Photo by Tim Boote

Standing Before Governors and Kings (Acts 25-26)

Aug 25, 2023 By: Damien Garofalo Topic: Sermon Devotional Series: Acts Scripture: Acts 25-26

“If then I am a wrongdoer and have committed anything for which I deserve to die, I do not seek to escape death. But if there is nothing to their charges against me, no one can give me up to them. I appeal to Caesar.” (Acts 25:11 ESV)

These last few chapters of the Book of Acts seem redundant, as Paul continues to defend himself against more authority figures, answering charges that technically aren’t charges at all. Governor Felix has been succeeded by governor Festus, before whom Paul stands, on his way to stand before King Agrippa. He answers the same accusations made by the Jewish leaders and provides the same testimony he’s given before, albeit with nuanced differences.

What is Luke’s purpose in reporting yet another defense?

Perhaps the Spirit of God is guiding Luke to demonstrate Paul’s all-encompassing passion: preaching the gospel! Paul makes this passion clear in his epistles. He lived, breathed, and died by the gospel. Since Christ said to Ananias, speaking of Paul, “. . . he is a chosen instrument of mine to carry my name before the Gentiles and kings and the children of Israel” (Acts 9:15), Paul has followed this mission closely. That is, Paul was determined to bring the gospel to Gentiles, and one of the means by which he would accomplish this was by testifying about Christ in front of Gentile rulers!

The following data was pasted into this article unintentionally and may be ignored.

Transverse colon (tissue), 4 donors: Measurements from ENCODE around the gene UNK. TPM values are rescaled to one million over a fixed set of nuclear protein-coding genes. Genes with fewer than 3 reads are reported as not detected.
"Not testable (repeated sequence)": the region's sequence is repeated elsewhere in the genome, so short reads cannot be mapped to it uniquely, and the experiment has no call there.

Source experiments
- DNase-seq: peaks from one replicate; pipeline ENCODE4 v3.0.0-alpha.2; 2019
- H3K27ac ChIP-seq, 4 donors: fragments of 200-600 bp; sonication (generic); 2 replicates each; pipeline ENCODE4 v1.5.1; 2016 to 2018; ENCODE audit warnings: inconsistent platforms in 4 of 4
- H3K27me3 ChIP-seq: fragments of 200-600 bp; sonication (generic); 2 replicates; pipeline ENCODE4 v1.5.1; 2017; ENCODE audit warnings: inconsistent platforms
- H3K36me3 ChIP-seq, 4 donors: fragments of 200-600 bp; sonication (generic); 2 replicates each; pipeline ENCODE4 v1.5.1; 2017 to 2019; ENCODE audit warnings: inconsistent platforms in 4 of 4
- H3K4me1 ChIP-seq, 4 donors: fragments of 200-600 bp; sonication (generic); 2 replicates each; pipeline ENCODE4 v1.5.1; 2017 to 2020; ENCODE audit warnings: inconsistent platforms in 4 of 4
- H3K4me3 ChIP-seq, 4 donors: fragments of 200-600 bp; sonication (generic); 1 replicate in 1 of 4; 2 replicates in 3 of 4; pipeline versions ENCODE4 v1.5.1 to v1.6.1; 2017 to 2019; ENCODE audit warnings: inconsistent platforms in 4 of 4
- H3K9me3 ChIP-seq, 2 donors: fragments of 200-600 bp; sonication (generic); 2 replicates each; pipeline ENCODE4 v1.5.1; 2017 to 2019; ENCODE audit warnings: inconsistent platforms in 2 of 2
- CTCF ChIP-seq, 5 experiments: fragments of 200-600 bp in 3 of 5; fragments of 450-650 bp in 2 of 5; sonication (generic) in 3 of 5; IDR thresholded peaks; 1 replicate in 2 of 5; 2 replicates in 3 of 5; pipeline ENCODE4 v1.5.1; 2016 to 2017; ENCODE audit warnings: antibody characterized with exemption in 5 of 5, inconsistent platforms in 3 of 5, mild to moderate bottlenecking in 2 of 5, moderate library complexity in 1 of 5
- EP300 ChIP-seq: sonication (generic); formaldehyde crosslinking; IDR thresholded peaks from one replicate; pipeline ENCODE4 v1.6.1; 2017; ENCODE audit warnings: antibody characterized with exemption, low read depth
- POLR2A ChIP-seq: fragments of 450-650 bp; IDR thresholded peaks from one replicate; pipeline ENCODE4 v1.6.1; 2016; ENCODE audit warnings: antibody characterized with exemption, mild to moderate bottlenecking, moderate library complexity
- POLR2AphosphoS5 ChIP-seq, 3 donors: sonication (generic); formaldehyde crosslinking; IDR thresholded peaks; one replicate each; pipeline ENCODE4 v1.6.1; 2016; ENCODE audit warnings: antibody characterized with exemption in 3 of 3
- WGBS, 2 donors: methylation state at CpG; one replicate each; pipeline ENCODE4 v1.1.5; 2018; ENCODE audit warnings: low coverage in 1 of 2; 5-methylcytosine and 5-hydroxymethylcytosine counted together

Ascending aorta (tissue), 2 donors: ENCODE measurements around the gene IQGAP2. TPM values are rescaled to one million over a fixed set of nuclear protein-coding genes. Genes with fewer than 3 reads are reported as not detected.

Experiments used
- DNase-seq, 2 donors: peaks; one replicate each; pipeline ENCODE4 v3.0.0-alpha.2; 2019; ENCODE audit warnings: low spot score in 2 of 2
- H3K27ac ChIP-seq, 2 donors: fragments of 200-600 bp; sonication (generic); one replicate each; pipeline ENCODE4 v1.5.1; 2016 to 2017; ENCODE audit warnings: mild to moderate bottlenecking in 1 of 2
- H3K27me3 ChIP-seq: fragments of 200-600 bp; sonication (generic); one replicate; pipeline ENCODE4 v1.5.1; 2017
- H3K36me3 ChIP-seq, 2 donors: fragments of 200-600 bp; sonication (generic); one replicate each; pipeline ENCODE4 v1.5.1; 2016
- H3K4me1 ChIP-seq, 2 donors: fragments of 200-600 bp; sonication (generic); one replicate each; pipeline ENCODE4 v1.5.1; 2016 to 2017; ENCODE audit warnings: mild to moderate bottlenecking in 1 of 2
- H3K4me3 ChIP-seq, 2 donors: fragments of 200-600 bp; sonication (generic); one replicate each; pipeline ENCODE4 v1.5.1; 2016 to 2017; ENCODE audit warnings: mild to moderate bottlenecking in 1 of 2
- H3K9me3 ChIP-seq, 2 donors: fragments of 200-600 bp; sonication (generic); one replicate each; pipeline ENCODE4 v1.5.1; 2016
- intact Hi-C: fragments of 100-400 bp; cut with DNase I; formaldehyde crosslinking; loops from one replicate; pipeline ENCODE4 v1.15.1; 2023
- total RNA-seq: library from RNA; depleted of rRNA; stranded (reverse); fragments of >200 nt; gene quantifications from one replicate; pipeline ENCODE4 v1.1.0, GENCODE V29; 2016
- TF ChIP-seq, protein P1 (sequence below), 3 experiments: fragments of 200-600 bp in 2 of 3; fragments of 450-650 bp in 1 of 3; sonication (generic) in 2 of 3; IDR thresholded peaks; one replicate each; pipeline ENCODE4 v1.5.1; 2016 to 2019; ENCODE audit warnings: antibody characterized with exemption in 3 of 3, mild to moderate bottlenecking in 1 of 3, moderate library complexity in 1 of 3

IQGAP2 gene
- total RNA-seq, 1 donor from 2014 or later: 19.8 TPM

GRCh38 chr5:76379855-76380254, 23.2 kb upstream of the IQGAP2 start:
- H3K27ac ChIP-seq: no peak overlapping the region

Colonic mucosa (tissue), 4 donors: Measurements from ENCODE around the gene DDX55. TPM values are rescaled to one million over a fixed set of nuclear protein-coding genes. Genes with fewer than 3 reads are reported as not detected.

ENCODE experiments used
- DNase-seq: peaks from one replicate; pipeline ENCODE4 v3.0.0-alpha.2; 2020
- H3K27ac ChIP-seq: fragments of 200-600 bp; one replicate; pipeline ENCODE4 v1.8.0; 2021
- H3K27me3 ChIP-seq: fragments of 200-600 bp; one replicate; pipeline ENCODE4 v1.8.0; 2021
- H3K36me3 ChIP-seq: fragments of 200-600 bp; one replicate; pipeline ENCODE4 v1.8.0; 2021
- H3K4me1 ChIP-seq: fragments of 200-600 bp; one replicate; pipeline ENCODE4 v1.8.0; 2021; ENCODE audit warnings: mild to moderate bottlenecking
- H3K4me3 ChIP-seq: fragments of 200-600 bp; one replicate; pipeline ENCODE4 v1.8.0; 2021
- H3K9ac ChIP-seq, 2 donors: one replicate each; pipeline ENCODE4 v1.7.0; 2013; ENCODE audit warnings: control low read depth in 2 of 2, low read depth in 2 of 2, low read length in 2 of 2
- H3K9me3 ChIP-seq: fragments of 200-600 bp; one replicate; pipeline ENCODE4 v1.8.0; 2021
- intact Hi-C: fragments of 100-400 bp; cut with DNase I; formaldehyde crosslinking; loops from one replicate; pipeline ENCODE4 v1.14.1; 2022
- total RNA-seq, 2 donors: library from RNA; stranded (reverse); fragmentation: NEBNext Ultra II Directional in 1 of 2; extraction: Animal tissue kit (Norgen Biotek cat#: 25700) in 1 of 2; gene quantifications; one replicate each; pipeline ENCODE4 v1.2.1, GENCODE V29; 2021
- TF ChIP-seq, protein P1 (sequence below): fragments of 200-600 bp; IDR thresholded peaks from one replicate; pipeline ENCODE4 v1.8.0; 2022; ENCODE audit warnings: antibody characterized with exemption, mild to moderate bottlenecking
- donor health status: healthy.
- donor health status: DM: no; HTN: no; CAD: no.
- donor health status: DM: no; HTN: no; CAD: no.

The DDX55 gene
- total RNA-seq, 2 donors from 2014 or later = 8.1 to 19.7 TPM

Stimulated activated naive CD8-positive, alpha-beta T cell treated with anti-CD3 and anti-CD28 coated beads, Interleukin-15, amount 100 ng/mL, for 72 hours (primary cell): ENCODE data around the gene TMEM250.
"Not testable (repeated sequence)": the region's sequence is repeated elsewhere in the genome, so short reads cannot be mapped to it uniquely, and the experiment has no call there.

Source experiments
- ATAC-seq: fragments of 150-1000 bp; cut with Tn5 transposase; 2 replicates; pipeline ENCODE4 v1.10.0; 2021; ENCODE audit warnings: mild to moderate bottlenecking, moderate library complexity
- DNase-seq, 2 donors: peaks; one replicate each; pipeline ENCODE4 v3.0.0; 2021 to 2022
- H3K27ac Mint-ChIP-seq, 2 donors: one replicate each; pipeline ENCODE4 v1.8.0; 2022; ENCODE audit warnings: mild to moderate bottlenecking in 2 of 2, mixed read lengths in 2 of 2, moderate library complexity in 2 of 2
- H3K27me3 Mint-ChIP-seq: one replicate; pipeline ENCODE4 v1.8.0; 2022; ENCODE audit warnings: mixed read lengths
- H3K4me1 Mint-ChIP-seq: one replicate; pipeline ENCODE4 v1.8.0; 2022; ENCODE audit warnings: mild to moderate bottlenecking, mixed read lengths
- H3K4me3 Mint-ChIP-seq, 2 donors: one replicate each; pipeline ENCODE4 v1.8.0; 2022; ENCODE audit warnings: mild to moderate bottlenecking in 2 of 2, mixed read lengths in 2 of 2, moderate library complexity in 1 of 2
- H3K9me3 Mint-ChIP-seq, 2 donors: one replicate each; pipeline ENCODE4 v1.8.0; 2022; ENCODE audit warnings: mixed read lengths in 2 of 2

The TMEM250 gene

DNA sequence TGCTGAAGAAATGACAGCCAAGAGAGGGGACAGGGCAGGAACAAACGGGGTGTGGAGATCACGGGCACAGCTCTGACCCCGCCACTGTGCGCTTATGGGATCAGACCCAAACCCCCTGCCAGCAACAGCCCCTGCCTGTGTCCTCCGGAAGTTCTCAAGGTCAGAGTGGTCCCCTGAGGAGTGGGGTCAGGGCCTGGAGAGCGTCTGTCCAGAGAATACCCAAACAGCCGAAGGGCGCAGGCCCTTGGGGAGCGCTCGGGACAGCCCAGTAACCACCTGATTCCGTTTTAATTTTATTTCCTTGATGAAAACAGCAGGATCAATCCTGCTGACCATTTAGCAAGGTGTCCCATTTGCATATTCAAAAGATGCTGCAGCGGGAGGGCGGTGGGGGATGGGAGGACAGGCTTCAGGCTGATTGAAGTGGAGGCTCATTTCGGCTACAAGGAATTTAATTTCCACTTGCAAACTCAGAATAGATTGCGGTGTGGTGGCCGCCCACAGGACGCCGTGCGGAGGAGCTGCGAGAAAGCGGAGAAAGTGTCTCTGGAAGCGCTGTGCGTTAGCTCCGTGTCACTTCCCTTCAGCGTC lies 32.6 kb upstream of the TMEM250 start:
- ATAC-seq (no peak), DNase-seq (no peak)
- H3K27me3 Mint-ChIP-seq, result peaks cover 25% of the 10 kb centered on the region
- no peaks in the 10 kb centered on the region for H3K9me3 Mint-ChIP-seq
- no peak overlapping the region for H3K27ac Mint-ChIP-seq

And so, for Paul, his situation wasn’t drudgery, or mere formality, or red tape; nor was it an opportunity to seize power. Rather, Paul saw his defenses as opportunities to present the true King to the earthly kings. 

Indeed, he defended himself. But more so, he attempted to persuade King Agrippa to believe and follow Christ. Seeing these authority figures saved was the foremost concern in Paul’s heart.

What about us? When we think of authority figures, what comes to mind? Mistrust, abuse of power, oppression, incompetence? Are we primarily concerned with legislation and voting people into and out of power? These things have their place, and much of the mistrust is warranted, but at the end of the day, our primary disposition toward our earthly leaders ought to be to see them come to Christ!

May our time in Acts 25-26 reorient our hearts toward love for lost sinners, including those in power, based upon our understanding of the glorious gospel of Jesus Christ!